3 May 2016 6:59 AM, PDT | The Film Stage | See recent The Film Stage news »

With editors and cinematographers chiming in on the best examples of their craft in cinema history, it’s now time for directors to have a say. To celebrate the 80th anniversary of the Directors Guild of America, they’ve conducted a poll for their members when it comes to the 80 greatest directorial achievements in feature films since the organization’s founding in 1936. With 2,189 members participating, the top pick went to Francis Ford Coppola for The Godfather, one of three films from the director making the top 10.

Even with films from nonmembers being eligible, the male-dominated, America-centric choices are a bit shameful (Kathryn Bigelow is the only female director on the list, and the first foreign film doesn’t show up until number 26), but not necessarily surprising when one looks at the make-up of its membership. As with any list, there’s bound to be disagreements (Birdman besting The Bicycle Thief, »

- Jordan Raup

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The 10 Best Opening Shots in Film

12 April 2016 9:23 PM, PDT | Cinelinx | See recent Cinelinx news »

The opening shot of a movie is the audience's first impression, and we've all been told how important first impressions can be. These are our picks for the best 10 opening shots of feature films.

Spring is upon us, and what better way to celebrate the beginning of brighter days than to celebrate the best film beginnings of all time! Check back all month long as we look at the films with the best beginnings.

Check out last week's article from this series here: The 10 Best Opening Title Sequences in Film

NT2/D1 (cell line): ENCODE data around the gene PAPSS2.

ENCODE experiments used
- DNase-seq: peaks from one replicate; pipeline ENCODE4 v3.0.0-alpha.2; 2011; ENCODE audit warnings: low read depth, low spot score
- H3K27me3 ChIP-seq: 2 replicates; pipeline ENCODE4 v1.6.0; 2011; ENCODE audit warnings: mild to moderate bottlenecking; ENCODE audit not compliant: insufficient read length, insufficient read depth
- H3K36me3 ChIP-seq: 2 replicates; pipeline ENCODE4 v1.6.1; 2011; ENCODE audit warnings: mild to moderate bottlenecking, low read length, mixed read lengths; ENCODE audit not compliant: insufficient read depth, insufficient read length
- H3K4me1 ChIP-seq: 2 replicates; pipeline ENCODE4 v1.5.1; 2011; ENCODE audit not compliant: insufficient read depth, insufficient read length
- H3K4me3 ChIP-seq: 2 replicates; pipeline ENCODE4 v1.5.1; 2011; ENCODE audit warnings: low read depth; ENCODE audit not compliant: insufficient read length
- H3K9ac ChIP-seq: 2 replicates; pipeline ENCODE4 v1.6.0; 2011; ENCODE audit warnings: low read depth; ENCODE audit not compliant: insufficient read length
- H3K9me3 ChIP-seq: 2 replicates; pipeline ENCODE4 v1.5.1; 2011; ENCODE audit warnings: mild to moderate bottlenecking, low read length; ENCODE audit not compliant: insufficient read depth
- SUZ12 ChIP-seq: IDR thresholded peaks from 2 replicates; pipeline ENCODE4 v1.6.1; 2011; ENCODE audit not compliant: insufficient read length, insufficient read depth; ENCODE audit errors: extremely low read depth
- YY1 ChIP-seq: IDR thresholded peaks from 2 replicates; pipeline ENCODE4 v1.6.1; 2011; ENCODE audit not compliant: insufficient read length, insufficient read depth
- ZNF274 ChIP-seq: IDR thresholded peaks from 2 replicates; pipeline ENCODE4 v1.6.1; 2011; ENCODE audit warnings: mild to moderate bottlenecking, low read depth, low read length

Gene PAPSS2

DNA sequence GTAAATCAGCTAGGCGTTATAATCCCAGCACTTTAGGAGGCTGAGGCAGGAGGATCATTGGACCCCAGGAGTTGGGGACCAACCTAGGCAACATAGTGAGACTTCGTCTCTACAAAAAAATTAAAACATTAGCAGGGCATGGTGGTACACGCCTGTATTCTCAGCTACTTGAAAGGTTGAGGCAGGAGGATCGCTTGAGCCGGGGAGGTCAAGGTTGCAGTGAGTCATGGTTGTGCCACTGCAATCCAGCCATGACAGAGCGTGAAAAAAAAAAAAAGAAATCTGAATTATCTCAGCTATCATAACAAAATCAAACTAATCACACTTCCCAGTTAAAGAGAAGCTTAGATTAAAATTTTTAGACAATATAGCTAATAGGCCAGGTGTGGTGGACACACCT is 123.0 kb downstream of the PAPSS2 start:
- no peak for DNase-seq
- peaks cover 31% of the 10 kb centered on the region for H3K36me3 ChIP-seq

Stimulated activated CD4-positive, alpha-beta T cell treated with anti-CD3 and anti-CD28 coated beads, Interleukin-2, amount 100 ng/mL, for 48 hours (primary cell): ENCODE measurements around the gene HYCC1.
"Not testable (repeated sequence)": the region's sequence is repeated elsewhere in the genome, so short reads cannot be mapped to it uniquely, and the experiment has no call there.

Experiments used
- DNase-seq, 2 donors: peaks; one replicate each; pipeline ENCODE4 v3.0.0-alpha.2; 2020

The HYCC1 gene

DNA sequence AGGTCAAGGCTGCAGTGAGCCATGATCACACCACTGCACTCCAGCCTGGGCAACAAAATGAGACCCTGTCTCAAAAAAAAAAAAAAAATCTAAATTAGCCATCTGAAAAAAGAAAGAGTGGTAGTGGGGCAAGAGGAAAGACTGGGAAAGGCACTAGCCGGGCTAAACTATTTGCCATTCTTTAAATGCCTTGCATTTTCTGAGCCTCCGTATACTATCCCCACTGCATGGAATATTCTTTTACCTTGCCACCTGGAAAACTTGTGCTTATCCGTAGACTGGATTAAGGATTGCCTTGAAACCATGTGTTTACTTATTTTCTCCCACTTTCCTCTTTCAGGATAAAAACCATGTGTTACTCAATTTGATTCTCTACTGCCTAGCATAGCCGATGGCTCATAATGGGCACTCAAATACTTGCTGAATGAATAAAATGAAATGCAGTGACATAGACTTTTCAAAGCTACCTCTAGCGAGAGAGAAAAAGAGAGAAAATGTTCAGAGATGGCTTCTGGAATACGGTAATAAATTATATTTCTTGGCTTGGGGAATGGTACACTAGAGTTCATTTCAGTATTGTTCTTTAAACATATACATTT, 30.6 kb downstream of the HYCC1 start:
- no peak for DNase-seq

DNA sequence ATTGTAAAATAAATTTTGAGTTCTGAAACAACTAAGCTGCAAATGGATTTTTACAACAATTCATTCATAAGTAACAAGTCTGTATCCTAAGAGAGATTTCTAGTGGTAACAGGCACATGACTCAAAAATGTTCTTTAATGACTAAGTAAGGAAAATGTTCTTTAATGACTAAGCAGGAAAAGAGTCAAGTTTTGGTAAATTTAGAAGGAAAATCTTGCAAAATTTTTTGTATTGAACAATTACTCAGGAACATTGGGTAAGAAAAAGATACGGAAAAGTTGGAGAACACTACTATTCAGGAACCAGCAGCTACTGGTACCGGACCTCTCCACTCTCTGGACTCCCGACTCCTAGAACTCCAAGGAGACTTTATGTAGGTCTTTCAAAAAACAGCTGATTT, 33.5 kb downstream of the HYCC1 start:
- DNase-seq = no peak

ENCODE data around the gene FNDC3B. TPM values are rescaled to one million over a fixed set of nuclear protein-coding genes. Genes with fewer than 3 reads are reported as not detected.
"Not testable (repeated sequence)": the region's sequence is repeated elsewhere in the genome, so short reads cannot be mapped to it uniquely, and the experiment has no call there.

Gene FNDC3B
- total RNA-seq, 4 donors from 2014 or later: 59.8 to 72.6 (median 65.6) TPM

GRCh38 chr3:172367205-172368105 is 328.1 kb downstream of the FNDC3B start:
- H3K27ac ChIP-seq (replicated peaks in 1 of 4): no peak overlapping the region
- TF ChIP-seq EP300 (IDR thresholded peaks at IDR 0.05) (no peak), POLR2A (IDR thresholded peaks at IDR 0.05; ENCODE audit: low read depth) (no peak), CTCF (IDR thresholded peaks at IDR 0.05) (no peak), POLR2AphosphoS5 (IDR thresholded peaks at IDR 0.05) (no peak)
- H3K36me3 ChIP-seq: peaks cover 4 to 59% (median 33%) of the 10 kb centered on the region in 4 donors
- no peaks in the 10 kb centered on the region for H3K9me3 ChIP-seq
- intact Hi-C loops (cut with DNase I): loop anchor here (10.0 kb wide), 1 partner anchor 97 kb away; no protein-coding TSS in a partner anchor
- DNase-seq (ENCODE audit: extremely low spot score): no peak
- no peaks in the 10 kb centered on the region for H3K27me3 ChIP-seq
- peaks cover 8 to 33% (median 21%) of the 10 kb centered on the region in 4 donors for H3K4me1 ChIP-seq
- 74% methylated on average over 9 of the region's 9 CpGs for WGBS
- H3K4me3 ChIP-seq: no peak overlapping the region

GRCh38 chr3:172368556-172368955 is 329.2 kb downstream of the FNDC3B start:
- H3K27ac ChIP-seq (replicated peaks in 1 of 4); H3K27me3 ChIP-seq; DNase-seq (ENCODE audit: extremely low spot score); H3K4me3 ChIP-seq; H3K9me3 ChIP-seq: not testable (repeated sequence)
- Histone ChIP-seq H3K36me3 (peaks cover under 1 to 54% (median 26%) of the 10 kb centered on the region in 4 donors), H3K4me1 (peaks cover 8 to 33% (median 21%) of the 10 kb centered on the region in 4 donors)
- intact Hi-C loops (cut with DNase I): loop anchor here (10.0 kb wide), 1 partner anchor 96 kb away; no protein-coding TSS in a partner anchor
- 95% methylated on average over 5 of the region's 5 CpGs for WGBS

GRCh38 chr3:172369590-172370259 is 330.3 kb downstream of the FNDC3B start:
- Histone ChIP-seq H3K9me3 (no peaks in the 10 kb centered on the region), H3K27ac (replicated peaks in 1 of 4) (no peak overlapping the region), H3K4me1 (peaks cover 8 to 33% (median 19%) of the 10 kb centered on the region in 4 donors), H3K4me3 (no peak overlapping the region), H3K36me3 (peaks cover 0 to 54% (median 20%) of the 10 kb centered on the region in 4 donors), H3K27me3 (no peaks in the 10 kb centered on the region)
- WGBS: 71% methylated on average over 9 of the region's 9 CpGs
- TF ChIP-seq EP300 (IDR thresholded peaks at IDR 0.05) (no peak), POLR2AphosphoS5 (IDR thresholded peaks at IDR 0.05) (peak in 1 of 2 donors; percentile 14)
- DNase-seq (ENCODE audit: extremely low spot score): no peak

First impressions are important, and that’s why the opening shot of a film is not to be taken lightly. More than any other shot in a film, this is the one that audiences will pay attention to the most. Before they are invested in a story or distracted by their love or hate for the characters, they are going »

- feeds@cinelinx.com (G.S. Perno)

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Biographer Simon Callow on Orson Welles: ‘He Was Deeply Insecure’

8 April 2016 12:37 PM, PDT | Variety - Film News | See recent Variety - Film News news »

Simon Callow has become the preeminent chronicler of the life and times of Orson Welles.

Over three sprawling biographies, Callow has traced Welles’ rise, fall, and years in the Hollywood wilderness. “Orson Welles: One-Man Band,” Callow’s latest book, follows the multihyphenate from  1948 to 1965. It’s a period of self-exile, one that finds the “Citizen Kane” director scrambling to cobble together money in Europe for films such as “Macbeth” and “Othello” that are daring and intermittently brilliant, but often show signs of their troubled birth and shoe-string budgets. It also recounts the making of two of Welles’ signature films — the pulpy and galvanizing “Touch of Evil” and the revelatory “Chimes at Midnight,” perhaps the most kinetic Shakespeare cinematic adaptation of all time.

Callow, an acclaimed stage and film actor in his own right who has appeared in the likes of “Four Weddings and a Funeral” and “A Room With a View, »

- Brent Lang

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Review: 'Better Call Saul' episode opens with a shot to impress even 'Breaking Bad' fans

4 April 2016 8:05 PM, PDT | Hitfix | See recent Hitfix news »

A review of tonight's Better Call Saul coming up just as soon as you point me to your best copier... "I need to find a way to do this that's right for me." -Kim During last night's Walking Dead finale, AMC ran ads for a lot of its current and upcoming shows, including a pair of Better Call Saul ads. One featured critical praise for Bob Odenkirk in particular. The other was heavy on Mike, the Salamancas, and overall Breaking Bad flavor. I can imagine the latter being more appealing to fans of a zombie action show, but Saul remains two shows in one at the moment, and the Jimmy/Kim/Chuck one was predominantly on display in "Fifi," even if the episode opened with an eye-popping sequence that goes up there with some of the more impressive shots the parent show ever gave us, and one that was very »

- Alan Sepinwall

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The Stillness of ‘A Brighter Summer Day’ and Surrealist Logic of ‘Paris Belongs to Us’

29 March 2016 12:07 PM, PDT | The Film Stage | See recent The Film Stage news »

As a supplement to our Recommended Discs weekly feature, Peter Labuza regularly highlights notable recent home-video releases with expanded reviews. See this week’s selections below.